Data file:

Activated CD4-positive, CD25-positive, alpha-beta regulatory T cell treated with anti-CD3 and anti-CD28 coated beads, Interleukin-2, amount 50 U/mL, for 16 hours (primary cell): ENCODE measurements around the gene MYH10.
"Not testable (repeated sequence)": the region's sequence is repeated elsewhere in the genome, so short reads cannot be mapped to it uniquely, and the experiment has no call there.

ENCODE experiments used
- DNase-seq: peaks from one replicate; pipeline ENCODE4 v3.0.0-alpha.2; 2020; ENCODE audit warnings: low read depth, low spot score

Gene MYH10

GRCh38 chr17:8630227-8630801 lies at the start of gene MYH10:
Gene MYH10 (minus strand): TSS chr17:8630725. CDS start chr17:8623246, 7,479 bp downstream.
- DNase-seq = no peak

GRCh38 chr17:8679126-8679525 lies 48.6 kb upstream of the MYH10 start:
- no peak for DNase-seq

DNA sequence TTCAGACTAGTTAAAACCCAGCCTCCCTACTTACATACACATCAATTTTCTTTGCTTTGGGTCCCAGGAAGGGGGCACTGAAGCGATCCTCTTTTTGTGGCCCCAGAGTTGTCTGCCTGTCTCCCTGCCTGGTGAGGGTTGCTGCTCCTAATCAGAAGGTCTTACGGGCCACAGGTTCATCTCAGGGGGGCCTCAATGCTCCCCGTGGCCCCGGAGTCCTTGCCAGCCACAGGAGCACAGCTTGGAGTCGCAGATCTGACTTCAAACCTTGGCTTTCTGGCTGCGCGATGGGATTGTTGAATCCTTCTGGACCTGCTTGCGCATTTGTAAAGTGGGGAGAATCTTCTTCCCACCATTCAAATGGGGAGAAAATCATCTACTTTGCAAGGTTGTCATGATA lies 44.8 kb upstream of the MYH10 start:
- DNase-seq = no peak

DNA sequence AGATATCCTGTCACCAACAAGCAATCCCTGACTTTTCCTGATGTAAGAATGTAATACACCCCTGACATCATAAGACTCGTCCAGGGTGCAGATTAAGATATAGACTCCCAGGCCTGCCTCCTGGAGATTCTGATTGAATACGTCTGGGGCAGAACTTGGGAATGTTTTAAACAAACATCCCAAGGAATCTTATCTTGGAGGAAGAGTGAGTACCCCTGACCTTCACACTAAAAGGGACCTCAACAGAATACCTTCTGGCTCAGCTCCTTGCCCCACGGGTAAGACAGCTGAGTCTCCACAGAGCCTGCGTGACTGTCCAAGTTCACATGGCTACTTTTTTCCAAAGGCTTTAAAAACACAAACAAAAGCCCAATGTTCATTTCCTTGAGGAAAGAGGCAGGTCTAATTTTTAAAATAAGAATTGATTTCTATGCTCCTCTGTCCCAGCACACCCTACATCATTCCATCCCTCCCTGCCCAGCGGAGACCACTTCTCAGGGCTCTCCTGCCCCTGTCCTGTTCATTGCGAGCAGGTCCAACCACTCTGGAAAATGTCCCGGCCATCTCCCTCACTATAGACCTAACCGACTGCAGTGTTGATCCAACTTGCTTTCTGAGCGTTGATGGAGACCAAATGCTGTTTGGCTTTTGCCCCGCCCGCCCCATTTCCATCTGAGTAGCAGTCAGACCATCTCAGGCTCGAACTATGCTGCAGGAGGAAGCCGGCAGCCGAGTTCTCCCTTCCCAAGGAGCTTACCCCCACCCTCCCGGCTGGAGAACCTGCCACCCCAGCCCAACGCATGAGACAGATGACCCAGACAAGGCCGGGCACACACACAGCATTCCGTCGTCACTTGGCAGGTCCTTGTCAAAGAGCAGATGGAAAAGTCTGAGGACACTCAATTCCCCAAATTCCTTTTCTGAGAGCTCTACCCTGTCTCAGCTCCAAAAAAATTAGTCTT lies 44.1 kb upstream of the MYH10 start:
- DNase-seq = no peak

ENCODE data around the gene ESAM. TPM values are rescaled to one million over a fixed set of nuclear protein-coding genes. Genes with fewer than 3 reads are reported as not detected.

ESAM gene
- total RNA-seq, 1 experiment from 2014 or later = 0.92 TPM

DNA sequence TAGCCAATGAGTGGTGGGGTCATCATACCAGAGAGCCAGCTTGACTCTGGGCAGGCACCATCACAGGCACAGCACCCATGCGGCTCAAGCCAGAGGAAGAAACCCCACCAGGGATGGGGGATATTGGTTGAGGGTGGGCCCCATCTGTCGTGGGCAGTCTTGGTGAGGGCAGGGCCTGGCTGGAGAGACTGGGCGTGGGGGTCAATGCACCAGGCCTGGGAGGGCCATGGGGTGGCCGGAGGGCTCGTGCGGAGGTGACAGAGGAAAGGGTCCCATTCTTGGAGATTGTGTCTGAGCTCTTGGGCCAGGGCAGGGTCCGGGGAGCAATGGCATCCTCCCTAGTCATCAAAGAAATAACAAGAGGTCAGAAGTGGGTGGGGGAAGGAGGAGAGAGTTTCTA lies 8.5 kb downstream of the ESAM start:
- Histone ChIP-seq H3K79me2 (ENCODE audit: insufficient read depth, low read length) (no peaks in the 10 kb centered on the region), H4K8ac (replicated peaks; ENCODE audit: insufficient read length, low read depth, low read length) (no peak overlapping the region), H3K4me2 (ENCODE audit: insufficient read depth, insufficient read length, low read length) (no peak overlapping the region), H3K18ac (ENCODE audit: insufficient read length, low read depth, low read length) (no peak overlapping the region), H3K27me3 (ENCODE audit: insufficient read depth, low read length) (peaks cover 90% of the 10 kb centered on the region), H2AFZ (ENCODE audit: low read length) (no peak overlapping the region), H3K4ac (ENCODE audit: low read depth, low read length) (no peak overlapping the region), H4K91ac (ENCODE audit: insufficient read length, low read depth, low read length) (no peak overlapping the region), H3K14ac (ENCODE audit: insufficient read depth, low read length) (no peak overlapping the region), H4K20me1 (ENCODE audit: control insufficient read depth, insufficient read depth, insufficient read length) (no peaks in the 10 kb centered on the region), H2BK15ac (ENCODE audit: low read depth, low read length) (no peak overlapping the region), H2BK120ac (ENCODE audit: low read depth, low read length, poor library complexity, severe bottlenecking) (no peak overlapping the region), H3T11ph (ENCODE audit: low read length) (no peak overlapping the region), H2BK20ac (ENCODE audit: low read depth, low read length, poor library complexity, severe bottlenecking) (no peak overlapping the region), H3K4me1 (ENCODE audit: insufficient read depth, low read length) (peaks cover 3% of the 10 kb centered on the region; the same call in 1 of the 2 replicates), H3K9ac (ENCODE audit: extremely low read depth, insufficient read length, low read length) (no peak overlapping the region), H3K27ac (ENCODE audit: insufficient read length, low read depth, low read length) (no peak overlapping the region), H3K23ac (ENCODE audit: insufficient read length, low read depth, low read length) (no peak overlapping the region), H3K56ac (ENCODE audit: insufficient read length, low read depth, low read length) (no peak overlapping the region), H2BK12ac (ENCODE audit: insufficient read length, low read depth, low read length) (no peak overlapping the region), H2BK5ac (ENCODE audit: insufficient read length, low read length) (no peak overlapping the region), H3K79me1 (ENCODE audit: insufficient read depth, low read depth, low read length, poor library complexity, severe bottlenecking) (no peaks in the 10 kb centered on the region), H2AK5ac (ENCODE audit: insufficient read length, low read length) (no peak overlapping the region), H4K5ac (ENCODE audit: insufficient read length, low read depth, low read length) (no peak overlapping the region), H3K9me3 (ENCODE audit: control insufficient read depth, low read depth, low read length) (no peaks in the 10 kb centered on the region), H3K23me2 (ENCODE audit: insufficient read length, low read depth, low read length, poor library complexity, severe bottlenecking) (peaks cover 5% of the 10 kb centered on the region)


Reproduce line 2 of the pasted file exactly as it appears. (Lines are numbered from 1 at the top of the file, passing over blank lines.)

"Not testable (repeated sequence)": the region's sequence is repeated elsewhere in the genome, so short reads cannot be mapped to it uniquely, and the experiment has no call there.